Hat tip to Christopher Soghoian

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Topic: Security

Liam Tung

About Liam Tung

Liam Tung is an Australian business technology journalist living a few too many Swedish miles north of Stockholm for his liking. He gained a bachelors degree in economics and arts (cultural studies) at Sydney's Macquarie University, but hacked (without Norse or malicious code for that matter) his way into a career as an enterprise tech, security and telecommunications journalist with ZDNet Australia. These days Liam is a full time freelance technology journalist who writes for several publications.

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  • The security of the vast majority should always outweigh getting criminals

    In the real world. That is a 'period and done with'. If the NSA cannot understand that, then it's about time that they were reigned in.

    I am less concerned about a random terrorist (who by and large are NOT using electronic means of communication today but sneakernets according to the NSA themselves) blowing something up somewhere than I am about cyber-criminals hacking my browser and stealing all my password data.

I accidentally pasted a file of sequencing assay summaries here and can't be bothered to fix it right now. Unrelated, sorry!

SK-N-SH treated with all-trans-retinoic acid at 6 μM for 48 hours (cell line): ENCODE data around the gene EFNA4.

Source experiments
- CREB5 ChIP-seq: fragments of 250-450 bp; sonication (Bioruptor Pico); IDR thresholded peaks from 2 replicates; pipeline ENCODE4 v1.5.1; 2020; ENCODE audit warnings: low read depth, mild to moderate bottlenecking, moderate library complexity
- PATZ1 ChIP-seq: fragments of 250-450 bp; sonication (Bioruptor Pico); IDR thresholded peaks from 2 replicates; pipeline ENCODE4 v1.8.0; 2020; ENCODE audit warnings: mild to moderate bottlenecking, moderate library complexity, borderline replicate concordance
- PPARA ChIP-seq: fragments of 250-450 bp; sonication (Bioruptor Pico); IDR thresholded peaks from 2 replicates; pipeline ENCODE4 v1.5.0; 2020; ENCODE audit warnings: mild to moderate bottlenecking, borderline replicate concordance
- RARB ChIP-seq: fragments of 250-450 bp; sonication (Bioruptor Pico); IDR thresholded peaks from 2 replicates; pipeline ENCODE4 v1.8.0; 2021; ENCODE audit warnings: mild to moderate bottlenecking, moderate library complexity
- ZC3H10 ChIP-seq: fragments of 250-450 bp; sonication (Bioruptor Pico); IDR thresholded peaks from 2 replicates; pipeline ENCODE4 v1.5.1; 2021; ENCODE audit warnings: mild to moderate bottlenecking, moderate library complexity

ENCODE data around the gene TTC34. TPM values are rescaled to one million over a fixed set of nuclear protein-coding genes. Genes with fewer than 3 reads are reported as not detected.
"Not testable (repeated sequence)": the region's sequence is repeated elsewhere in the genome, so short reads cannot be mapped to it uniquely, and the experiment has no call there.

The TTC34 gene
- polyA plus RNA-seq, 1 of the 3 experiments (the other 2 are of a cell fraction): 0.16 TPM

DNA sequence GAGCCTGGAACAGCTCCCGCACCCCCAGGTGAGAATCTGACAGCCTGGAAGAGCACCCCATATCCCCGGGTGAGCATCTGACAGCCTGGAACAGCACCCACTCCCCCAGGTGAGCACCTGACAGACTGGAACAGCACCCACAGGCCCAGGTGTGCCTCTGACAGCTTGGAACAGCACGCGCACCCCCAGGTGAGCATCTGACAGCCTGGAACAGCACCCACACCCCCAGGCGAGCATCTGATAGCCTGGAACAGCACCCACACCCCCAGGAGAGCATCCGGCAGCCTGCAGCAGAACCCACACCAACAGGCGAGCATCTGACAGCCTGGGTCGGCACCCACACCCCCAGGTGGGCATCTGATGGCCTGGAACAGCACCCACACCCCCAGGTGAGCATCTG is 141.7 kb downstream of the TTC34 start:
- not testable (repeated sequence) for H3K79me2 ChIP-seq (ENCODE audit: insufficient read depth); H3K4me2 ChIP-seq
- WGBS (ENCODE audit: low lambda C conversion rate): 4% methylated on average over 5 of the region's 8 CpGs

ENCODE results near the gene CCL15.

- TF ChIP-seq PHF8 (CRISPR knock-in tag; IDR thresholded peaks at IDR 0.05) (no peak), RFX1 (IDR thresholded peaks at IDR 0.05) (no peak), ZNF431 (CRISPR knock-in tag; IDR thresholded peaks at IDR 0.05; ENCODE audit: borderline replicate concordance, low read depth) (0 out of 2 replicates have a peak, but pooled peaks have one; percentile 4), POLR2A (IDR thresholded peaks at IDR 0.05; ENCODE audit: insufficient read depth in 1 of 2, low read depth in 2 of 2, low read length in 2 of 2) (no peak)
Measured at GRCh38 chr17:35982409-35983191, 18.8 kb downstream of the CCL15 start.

• Your title can be used both sides.

      Interesting isn't it? Playing the devil's advocate do you think those that loose loved ones in mass random acts are concerned with your credit card?
  • NSA = National Stupidity Association

    Zero day exploits are not generally used by terrorists groups but by criminals who want to steal victims' financial information for profit. Terrorists, if they have any brains, know their communication systems are a weak link and the most secure system minimizes reliance on all forms of electronic communication, use a sneakernet as Lerianis10 noted. The criminals what financial gain and any weaknesses, human or technical, they can exploit will be used.